The unopposed election of Democratic Unionist Party chief Paisley, 81, as "first minister" of a new 12-member administration heralded an astonishing new era for Northern Ireland.
Paisley immediately affirmed an oath pledging to cooperate with Catholics and the government of the neighboring Republic of Ireland, moves that the evangelical firebrand long denounced as surrender.
Seconds later, Sinn Fein deputy leader and ex-IRA commander Martin McGuinness accepted the No. 2 post of deputy first minister. McGuinness, affirmed the same oath, which required all ministers to support the Northern Ireland police and British courts, a position that Sinn Fein refused for decades to accept.
Within a few more minutes, all 12 power-sharing positions were filled on the basis of how many seats each party holds in the Northern Ireland Assembly. Paisley's Democratic Unionists took five Cabinet positions, Sinn Fein four, while the moderate Protestants of the Ulster Unionists received two and the moderate Catholics of the Social Democratic and Labour Party just one.
The 107 members offered no applause once the full Cabinet was appointed but moved straight on to the next order of business.
McGuinness and Paisley left the chamber to discuss, in cooperation with press officers, their next joint appearance together in Stormont Parliamentary Building with the British and Irish prime ministers, Tony Blair and Bertie Ahern.
McGuinness sat in his own chair, Paisley opposite him, as the two premiers shared a crowded sofa with Northern Ireland Secretary Peter Hain.
Both Paisley and McGuinness, 56, have spent time behind bars for their extremist paths and analysts agree that both, in very different ways, have blood on their hands today.
Paisley, a bombastic orator who leads his own virulently anti-Catholic church, was imprisoned in 1969 for leading an illegal demonstration against Catholic marchers demanding equal rights in voting, housing and employment. His strident, stubborn invective fanned the flames of Protestant mob violence and helped to delay by decades today's historic compromise.
McGuinness, a high school dropout from Londonderry who rose to become the city's IRA commander, served two short 1970s sentences for IRA membership — and spent many years more on the run while serving in the IRA's ruling "army council," the seven-man committee ultimately responsible for killing nearly 1,800 people and maiming thousands more.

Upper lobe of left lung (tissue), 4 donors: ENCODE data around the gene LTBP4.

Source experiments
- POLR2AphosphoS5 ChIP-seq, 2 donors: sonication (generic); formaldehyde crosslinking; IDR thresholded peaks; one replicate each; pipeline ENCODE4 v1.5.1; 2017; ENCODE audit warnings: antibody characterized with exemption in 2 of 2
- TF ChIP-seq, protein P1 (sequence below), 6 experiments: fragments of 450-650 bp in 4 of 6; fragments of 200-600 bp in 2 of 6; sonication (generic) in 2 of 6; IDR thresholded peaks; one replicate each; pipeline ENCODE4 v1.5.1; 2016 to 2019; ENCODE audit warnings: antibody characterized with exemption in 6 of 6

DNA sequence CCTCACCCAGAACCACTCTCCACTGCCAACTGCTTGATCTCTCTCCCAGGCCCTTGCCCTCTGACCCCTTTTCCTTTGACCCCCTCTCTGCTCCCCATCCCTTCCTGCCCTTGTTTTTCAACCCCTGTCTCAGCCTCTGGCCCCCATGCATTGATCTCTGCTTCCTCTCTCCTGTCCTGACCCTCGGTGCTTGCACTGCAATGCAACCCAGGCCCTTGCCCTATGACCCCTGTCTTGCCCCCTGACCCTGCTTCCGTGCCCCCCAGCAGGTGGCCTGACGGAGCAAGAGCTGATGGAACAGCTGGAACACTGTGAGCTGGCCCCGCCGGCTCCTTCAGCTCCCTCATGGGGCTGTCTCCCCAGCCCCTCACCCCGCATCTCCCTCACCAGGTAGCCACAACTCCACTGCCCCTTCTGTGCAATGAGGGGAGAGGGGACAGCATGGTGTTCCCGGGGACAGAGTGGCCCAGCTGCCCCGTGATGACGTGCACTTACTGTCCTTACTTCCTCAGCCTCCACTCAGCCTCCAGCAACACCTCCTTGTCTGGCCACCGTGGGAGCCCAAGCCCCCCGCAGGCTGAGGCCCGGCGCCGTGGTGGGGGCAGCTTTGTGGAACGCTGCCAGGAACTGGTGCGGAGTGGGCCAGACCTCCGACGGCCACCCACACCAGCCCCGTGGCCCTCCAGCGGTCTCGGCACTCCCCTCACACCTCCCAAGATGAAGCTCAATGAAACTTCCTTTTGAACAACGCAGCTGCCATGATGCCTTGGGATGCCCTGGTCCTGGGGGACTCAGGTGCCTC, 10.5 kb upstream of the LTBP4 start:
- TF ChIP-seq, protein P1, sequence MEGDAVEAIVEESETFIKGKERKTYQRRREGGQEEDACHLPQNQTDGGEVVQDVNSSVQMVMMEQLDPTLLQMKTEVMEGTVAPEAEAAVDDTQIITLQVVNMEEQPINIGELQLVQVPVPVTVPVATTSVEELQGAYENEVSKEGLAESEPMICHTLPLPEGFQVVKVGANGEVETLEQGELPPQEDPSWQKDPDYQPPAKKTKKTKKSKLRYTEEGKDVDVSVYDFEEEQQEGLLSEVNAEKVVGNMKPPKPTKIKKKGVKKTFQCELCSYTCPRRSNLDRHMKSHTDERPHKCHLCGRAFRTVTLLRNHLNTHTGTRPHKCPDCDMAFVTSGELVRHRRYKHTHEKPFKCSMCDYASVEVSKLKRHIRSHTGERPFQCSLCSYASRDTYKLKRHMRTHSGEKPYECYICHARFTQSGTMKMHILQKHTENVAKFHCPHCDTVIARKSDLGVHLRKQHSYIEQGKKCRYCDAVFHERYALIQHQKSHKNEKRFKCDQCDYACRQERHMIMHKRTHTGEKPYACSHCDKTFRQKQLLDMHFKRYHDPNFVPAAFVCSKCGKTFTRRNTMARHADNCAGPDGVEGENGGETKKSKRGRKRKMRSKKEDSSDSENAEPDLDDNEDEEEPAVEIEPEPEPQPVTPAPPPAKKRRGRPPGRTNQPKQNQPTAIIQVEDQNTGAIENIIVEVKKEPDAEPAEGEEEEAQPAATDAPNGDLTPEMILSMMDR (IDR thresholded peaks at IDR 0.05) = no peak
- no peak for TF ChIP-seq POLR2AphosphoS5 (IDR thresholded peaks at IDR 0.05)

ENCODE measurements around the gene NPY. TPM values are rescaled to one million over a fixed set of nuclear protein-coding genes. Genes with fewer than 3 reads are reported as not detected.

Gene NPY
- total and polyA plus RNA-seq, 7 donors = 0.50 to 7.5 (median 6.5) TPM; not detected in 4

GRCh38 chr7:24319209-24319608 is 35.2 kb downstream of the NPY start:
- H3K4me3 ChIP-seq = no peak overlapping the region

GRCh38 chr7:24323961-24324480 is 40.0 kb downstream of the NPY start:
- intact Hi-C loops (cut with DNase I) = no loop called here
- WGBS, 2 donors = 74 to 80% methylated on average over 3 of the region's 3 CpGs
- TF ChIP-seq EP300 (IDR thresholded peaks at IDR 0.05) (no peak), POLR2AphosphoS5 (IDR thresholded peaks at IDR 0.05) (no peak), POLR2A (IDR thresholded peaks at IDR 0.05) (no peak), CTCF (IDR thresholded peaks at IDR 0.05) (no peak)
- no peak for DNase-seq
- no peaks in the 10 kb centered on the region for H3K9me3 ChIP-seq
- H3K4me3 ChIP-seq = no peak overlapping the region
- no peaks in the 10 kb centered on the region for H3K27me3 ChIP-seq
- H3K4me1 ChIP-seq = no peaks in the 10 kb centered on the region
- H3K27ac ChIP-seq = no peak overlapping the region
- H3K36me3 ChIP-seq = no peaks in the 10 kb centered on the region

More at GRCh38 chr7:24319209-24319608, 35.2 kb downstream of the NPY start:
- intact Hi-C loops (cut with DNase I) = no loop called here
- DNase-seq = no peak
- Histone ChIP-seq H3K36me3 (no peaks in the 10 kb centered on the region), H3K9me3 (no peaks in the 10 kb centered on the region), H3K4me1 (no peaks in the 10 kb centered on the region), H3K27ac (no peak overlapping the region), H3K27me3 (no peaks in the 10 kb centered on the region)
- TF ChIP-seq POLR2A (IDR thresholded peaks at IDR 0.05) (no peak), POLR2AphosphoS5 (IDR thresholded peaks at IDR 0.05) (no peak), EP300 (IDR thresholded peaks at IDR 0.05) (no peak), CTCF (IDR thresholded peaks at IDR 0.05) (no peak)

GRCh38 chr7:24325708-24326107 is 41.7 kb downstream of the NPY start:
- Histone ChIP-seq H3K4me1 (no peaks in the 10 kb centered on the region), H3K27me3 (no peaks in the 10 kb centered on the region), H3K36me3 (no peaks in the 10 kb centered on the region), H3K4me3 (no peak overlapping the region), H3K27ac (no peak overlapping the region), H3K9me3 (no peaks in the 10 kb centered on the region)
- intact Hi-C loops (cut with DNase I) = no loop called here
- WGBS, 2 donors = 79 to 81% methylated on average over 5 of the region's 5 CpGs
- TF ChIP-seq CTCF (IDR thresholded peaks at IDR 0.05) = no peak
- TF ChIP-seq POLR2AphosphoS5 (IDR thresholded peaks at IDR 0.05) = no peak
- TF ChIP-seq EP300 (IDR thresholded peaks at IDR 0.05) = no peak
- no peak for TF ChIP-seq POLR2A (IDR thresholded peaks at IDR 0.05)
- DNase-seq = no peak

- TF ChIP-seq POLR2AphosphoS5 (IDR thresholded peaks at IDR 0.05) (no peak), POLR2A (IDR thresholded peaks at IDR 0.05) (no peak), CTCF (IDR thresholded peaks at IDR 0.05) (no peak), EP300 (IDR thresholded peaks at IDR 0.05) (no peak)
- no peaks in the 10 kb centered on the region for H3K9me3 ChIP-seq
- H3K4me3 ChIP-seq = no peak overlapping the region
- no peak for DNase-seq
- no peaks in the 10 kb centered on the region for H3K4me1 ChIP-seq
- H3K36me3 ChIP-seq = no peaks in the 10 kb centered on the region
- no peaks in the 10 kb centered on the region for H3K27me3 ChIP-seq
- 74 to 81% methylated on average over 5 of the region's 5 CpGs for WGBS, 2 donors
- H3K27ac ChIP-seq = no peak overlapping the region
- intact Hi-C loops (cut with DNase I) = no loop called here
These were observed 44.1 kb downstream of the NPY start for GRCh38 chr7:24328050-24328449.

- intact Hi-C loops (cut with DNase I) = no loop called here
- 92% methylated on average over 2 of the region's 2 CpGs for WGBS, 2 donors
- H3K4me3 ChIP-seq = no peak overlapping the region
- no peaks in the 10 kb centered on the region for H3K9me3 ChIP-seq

Power-sharing was a central goal of the U.S.-brokered Good Friday peace accord of 1998, but Blair and Ahern since have had to lead several summits aimed at coaxing local leaders of the British Protestant majority and Irish Catholic minority together.
A moderate-led coalition of Protestants and Catholics took power in December 1999 but repeatedly broke down amid confrontations between Protestants and Sinn Fein. It collapsed for good in October 2002 over allegations that the IRA was using Sinn Fein's position inside government to pilfer files and other intelligence on potential targets.
McGuinness served as education minister in that coalition. Paisley, who once campaigned on a slogan of "Smash Sinn Fein," permitted two of his deputies to take part — but not to sit in Cabinet meetings because of McGuinness' presence.
When 2003 elections to the Northern Ireland Assembly produced twin triumphs for Paisley's Democratic Unionists and Sinn Fein, it appeared to cripple prospects for revived power-sharing.
But that was transformed by the IRA's 2005 decisions to disarm and renounce violence, and Sinn Fein's vote in January to open normal relations with the Northern Ireland police.
Paisley stunned Northern Ireland on March 26 by appearing live on television beside Sinn Fein leader Gerry Adams — barely an hour after the two men negotiated together for the first time — to declare a deal.
But in an editorial, the Belfast Telegraph noted that to be considered successful, power-sharing must bring together the two sides of the community — which in working-class parts of Belfast is literally divided by walls of brick and steel dubbed "peace lines."
"Political agreement is just another step on Northern Ireland's journey from darkness to light," the newspaper said. "Not until sectarian divisions are erased, and all the peace lines dismantled, will the new Northern Ireland be able to reach its full potential."